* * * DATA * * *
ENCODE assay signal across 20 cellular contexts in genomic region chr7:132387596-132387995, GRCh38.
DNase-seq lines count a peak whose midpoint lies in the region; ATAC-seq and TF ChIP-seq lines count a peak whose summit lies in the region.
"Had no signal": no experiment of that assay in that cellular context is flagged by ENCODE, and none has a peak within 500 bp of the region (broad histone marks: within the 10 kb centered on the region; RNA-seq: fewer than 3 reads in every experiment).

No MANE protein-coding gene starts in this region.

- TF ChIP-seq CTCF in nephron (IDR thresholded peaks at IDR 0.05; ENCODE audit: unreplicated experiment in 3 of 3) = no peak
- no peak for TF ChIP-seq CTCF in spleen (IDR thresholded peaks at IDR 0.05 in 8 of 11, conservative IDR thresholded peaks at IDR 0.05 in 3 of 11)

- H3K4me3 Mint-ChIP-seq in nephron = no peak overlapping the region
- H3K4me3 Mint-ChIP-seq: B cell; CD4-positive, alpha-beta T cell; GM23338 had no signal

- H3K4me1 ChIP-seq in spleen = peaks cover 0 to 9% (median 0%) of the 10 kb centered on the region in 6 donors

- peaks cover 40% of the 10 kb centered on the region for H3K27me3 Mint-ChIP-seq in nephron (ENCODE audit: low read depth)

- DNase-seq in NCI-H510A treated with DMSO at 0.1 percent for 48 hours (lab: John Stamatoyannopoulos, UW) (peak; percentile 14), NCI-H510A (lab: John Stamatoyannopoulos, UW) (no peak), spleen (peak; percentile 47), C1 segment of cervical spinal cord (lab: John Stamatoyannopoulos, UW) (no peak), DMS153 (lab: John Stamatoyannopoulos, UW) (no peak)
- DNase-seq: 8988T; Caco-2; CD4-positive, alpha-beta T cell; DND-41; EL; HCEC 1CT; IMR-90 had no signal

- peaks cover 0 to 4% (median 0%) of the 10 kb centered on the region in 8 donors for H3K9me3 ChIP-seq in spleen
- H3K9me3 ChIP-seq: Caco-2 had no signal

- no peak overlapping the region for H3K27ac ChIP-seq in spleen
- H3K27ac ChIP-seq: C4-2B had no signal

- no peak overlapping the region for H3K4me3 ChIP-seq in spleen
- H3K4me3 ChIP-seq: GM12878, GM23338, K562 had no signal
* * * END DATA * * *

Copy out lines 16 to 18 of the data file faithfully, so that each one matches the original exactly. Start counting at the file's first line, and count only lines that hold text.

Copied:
- H3K27ac ChIP-seq: C4-2B had no signal

- no peak overlapping the region for H3K4me3 ChIP-seq in spleen
- H3K4me3 ChIP-seq: GM12878, GM23338, K562 had no signal